Walters’ lawyer, John Monroe, emphasized the responsibility of AI developers, stating that although research and development in AI is commendable, it is irresponsible to unleash a system that knowingly disseminates false information about individuals.

The incident leading to the lawsuit involved Fred Riehl, the editor-in-chief of AmmoLand magazine, who requested ChatGPT to summarize the real-life federal court case Second Amendment Foundation v. Ferguson. ChatGPT generated a summary that falsely accused Walters, a pro-gun radio show host, of embezzling money from the foundation. Riehl did not publish the summary and confronted Alan Gottlieb, the foundation’s founder, who confirmed the allegations were false.

According to Eugene Volokh, a First Amendment law professor at UCLA, Walters’ lawsuit may not meet the relevant defamation law standards. Walters did not inform OpenAI that ChatGPT was generating false allegations, and the fact that Riehl did not publish the falsehood may limit the economic damages Walters can prove.

Defamation laws differ across states, and some require plaintiffs to request a retraction before pursuing legal action. Megan Meier, a defamation attorney, pointed out that under Georgia law, plaintiffs are limited to actual economic losses if no retraction is requested at least seven days before the lawsuit. However, Walters’ lawyer stated he was unaware of a retraction request or the legal requirement for one.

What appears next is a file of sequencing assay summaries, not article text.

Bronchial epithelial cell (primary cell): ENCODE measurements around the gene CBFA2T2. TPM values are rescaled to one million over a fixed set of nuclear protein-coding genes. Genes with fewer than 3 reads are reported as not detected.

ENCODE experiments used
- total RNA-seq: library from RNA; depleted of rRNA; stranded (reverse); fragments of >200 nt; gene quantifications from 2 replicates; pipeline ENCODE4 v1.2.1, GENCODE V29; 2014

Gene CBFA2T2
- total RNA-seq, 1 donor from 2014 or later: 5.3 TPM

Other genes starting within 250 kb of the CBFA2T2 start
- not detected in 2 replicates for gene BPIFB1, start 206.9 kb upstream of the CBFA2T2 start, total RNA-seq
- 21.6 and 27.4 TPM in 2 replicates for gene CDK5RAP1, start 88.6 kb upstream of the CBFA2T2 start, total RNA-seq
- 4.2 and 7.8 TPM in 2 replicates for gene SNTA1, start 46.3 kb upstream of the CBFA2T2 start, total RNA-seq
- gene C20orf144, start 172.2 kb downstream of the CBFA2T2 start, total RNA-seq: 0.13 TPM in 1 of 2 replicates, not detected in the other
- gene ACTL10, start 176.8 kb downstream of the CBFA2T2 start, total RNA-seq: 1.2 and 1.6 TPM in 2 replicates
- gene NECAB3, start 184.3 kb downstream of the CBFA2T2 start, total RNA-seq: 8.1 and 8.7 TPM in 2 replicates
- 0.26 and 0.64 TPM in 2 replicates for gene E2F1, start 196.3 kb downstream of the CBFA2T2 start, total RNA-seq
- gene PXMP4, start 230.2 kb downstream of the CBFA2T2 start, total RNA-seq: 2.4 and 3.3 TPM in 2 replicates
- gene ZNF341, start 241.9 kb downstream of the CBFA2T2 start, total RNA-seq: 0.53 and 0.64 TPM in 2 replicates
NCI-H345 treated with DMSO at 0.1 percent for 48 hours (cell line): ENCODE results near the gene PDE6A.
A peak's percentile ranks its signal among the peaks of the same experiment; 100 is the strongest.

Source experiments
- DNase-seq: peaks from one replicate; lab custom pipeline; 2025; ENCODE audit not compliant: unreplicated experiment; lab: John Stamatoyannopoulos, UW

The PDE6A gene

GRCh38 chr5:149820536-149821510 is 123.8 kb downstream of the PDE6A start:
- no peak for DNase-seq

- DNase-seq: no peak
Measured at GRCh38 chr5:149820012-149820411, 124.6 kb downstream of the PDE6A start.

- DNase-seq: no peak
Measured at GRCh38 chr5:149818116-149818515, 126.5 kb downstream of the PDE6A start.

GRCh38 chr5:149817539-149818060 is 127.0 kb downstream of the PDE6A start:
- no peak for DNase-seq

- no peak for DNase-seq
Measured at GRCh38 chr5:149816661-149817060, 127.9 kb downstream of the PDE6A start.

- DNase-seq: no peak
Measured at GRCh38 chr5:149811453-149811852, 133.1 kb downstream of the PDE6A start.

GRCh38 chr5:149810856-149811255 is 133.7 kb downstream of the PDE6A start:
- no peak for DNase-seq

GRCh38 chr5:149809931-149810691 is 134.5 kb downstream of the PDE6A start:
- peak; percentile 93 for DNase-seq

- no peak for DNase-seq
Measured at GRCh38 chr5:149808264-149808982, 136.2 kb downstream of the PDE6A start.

. . . .

The question of whether generative AI programs like ChatGPT are protected by Section 230 of the Communications Decency Act, which shields internet platforms from liability for user-generated content, remains unanswered. While many emerging internet firms have benefited from this legal shield, the applicability of Section 230 to AI programs has not yet been tested in courts.

Link to the rest at JD Journal

How AI is Changing the Book Publishing World

From GoodEreader:

Artificial Intelligence (AI) has touched almost all aspects of life, and book publishing is no exception. There has been news that authors are spamming out Kindle Books using ChatGPT, which is a famous AI content generator. Ink AI has introduced a ChatGPT e-book generator that can create full-length e-books quickly and easily. In response, publishers are also taking initiatives to address the usage of AI in books writing. So, AI is about to change the book publishing industry, as we can say in the light of ongoing trends.

But this is not just Generative AI that might shape the future of book publishing. The industry is likely to witness many new techs/changes that may augment its operations with time. Once AI holds the edge, things can take a 360-degree turn in many areas.